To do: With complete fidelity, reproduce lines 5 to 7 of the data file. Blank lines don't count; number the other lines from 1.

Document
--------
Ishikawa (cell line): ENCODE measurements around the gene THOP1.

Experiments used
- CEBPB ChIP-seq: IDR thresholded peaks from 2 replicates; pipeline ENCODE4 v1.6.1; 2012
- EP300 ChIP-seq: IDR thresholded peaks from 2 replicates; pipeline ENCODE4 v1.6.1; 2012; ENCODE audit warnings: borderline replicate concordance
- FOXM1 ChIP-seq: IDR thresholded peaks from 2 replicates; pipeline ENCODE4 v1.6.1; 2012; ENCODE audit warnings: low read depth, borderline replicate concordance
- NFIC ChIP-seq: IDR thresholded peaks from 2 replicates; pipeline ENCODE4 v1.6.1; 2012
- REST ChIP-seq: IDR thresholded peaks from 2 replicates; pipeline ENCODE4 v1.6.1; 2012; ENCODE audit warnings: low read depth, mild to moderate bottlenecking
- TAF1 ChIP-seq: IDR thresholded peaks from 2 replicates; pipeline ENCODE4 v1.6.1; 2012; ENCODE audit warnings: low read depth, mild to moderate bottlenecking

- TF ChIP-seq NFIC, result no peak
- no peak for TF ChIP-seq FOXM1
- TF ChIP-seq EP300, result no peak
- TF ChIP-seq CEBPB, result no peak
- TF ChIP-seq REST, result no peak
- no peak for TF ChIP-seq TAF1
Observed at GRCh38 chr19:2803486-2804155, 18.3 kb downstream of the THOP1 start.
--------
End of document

- FOXM1 ChIP-seq: IDR thresholded peaks from 2 replicates; pipeline ENCODE4 v1.6.1; 2012; ENCODE audit warnings: low read depth, borderline replicate concordance
- NFIC ChIP-seq: IDR thresholded peaks from 2 replicates; pipeline ENCODE4 v1.6.1; 2012
- REST ChIP-seq: IDR thresholded peaks from 2 replicates; pipeline ENCODE4 v1.6.1; 2012; ENCODE audit warnings: low read depth, mild to moderate bottlenecking